Cork, Ireland, Ireland
December 4, 2002
The most striking survival is the Cork Butter Exchange, stout nineteenth-century Classical buildings recently given over to rather quiet craft workshops. The old butter market itself sits like a generously proportioned butter tub in a cobbled square, and now houses the Firkin Crane Theatre.
Despite the air of dereliction, this part of town is worth a visit for the pleasant Georgian church of St Anne's Shandon (1750), easily distinguishable from all over Cork city by its weather vane – an eleven-foot salmon. The church is perhaps most famous for its bells, which feature in the verse of Father Prout, a nineteenth-century fictional character devised by an ex-Jesuit to satirize the church. You can climb its tower (daily: June – September 9:30am – 5:30pm; October – May 10am – 3:30pm; £3/€3.81) for excellent views and ring the bells – a good stock of sheet tunes is provided.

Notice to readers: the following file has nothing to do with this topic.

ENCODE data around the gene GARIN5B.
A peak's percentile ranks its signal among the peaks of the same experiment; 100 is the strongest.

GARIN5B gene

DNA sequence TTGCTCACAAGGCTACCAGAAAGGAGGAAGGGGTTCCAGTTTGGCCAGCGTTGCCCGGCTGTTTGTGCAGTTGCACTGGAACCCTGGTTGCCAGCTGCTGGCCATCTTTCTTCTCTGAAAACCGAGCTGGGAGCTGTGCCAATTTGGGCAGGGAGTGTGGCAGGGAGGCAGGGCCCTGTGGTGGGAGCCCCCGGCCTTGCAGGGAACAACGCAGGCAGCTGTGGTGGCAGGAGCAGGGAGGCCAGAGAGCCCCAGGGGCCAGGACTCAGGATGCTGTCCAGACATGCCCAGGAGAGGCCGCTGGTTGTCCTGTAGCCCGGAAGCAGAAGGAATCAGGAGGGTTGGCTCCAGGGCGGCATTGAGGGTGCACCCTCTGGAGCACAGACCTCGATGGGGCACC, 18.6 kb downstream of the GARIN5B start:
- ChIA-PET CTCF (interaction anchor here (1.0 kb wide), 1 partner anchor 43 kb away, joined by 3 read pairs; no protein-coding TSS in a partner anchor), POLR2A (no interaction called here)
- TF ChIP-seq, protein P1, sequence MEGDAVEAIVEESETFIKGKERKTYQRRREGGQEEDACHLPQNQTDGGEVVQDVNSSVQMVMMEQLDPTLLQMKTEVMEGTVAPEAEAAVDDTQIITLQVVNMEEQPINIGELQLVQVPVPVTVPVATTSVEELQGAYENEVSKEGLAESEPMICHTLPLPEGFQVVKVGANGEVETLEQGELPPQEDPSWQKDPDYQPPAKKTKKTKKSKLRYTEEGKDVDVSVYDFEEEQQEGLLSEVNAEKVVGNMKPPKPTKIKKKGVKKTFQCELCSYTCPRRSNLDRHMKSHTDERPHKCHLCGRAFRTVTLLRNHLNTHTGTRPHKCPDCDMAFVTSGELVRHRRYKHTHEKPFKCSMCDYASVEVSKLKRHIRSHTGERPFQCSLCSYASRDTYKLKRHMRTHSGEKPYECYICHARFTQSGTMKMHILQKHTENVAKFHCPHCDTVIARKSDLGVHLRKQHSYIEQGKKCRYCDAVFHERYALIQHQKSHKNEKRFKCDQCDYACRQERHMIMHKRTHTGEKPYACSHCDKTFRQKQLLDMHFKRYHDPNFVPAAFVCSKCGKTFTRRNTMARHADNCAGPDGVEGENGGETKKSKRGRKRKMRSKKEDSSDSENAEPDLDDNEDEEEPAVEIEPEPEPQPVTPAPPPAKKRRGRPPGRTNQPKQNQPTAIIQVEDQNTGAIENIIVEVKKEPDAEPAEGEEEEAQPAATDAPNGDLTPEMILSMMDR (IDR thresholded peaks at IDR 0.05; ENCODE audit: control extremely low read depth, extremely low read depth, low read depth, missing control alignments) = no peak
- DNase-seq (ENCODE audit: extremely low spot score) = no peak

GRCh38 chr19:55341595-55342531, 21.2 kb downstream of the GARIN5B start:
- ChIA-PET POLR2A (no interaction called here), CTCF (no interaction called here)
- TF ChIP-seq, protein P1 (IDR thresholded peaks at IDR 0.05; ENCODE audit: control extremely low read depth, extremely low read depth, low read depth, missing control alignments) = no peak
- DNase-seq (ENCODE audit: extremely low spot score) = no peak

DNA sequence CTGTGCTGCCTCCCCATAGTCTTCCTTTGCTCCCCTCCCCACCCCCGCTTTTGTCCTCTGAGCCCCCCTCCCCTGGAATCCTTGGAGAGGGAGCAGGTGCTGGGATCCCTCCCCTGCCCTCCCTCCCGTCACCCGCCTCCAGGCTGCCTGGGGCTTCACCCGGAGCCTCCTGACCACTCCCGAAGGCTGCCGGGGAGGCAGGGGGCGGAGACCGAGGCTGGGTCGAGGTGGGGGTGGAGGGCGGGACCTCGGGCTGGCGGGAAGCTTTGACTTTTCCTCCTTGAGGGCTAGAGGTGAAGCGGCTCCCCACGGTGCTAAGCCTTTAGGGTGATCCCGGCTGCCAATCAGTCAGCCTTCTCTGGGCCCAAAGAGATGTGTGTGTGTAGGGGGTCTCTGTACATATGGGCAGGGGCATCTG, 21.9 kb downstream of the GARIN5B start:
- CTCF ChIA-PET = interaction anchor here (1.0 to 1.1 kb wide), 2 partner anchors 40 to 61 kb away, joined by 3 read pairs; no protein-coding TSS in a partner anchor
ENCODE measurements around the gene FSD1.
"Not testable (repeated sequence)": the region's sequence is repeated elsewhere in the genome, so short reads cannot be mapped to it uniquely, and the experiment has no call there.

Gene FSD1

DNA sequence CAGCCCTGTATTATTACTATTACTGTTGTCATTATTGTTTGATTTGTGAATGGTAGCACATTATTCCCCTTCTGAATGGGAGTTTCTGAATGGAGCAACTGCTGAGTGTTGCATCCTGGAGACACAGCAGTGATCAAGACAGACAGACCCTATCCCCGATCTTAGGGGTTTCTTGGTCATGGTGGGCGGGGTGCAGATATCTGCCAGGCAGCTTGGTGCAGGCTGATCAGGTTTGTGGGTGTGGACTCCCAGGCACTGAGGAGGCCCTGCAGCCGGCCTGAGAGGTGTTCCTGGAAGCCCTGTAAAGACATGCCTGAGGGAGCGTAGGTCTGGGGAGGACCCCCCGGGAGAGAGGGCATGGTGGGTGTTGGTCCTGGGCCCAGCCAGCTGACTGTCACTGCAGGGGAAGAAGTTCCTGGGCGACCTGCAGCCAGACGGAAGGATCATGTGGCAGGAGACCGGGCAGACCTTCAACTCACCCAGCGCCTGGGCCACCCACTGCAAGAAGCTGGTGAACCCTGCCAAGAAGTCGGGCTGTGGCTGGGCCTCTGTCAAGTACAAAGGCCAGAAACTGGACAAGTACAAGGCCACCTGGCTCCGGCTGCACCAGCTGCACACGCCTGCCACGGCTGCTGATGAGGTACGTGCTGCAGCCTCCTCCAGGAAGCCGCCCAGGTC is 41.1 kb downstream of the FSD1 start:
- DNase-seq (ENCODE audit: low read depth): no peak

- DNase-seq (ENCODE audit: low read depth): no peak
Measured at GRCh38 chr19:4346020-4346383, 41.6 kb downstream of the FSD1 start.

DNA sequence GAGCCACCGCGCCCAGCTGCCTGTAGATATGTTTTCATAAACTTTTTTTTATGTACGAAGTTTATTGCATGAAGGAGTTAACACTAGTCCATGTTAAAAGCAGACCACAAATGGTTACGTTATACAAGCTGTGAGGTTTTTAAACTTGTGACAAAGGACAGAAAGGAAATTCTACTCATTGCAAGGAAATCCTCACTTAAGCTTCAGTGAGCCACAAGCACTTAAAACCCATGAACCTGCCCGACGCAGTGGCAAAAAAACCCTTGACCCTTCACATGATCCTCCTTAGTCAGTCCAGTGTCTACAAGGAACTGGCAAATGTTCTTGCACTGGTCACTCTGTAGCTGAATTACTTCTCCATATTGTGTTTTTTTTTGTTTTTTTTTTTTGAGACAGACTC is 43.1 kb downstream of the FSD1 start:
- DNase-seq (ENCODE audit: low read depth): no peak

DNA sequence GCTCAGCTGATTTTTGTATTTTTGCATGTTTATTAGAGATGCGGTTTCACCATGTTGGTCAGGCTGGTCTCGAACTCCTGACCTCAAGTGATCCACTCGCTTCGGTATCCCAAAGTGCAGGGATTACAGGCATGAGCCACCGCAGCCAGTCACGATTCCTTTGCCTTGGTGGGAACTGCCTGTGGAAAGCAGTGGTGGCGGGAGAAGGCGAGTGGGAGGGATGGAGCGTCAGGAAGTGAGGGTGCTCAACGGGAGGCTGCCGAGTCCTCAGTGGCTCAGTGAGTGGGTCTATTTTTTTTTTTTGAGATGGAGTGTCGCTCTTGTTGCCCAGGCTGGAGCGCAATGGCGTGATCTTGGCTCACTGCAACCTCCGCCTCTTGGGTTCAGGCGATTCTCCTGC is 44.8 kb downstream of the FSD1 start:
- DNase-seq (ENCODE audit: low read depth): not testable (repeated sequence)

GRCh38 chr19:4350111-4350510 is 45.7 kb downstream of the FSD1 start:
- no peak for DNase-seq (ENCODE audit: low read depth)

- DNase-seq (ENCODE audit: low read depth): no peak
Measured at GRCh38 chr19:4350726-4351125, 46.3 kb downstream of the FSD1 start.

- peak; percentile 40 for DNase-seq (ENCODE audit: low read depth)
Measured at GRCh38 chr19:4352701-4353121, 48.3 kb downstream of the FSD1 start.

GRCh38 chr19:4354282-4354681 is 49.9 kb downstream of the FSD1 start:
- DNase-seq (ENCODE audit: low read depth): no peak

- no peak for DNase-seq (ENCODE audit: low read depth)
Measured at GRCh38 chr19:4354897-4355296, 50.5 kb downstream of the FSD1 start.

From journal Cork an Emerald Paradise